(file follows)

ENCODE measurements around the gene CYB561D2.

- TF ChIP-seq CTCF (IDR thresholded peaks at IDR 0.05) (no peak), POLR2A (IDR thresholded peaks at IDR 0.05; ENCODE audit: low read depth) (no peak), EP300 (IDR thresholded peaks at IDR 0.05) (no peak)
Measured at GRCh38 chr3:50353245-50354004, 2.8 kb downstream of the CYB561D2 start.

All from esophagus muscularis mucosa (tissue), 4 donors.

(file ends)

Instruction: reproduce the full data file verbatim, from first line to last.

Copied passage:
ENCODE measurements around the gene CYB561D2.

- TF ChIP-seq CTCF (IDR thresholded peaks at IDR 0.05) (no peak), POLR2A (IDR thresholded peaks at IDR 0.05; ENCODE audit: low read depth) (no peak), EP300 (IDR thresholded peaks at IDR 0.05) (no peak)
Measured at GRCh38 chr3:50353245-50354004, 2.8 kb downstream of the CYB561D2 start.

All from esophagus muscularis mucosa (tissue), 4 donors.